It's a case study that's bound to be watched, which at some point may make it ever less an anomaly.

Gamblin’ fever

Anyone in Oregon who thinks they will weight down a politician by hanging the "pro-gambling" label on him is likely to find the effort a waste of time. Consider this scenario making its way around the northern Willamette Valley.

Highway 18 bypassOne of the worst traffic jams in the Portland region is in the wine country about 30 miles southwest of town, in and around the small city of Dundee. For a variety of reasons the heavy traffic up and down Highway 99 tends to slow down around there, and the jams can be worse than anything on the Portland freeways. Locals sometimes call it the Dundee parking lot.

A plan has been circulating for some years to build a highway bypass from near the city of Newberg (on the Portland side of Dundee) to the existing Highwya 18 bypass (which years ago helped ease a similar problem at the city of McMinnville, further southwest on Higghway 99). The effort has had its share of analysis paralysis, but seems to be moving ahead. The main question now on the table is, who will pay for the expensive bypass? How will it be funded? One leading option is to create a toll road; there's also a lot of local opposition to that idea.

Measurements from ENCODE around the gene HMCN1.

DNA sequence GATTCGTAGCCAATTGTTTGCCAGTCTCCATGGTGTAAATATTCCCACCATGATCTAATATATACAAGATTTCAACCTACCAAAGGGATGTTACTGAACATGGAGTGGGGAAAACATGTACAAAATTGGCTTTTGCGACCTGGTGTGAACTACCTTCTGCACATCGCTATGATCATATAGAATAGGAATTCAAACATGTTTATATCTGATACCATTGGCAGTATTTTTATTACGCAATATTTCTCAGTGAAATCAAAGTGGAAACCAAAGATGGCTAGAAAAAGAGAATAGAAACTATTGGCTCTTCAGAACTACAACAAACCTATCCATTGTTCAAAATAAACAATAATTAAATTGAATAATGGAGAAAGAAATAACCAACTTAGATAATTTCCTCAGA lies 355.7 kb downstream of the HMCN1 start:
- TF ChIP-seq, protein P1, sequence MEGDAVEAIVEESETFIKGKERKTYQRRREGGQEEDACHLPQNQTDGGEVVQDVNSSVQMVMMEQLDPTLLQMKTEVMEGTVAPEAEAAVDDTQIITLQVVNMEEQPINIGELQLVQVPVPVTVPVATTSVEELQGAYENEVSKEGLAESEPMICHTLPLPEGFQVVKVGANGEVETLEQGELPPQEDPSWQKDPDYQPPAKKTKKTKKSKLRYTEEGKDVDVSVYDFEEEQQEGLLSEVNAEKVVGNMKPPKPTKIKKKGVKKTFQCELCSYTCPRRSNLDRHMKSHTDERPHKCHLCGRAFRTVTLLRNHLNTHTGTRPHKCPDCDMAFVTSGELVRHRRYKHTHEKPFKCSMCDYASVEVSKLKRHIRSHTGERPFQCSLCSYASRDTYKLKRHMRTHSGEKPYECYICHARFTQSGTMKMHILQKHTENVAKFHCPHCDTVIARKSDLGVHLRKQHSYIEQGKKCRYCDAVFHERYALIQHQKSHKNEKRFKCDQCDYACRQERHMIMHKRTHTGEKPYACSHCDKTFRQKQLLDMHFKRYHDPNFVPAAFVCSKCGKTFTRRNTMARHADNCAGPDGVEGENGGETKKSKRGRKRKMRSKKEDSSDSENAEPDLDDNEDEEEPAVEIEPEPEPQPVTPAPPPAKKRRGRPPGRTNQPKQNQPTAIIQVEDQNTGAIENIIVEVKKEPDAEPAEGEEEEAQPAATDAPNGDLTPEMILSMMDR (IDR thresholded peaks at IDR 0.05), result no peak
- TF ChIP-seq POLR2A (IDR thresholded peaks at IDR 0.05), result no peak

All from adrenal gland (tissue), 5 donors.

Enter this notion, appearing in the publisher's column in the McMinnville News-Register: (more…)

Papering Bend

Twas only a matter of time before someone decided to expand on the Bend newspaper scene, and now someone has, with the just-launched Bend Weekly. (Hat tip to Jack Bog's Blog for the pointer.) Its launch was June 1.

The tone is ambitious (the first editorial was headed, "Bend Weekly Gets to the Heart of Bend’s Local News"), and the paper's website is loaded with material. The web site at least seems to have a healthy pile of advertisers.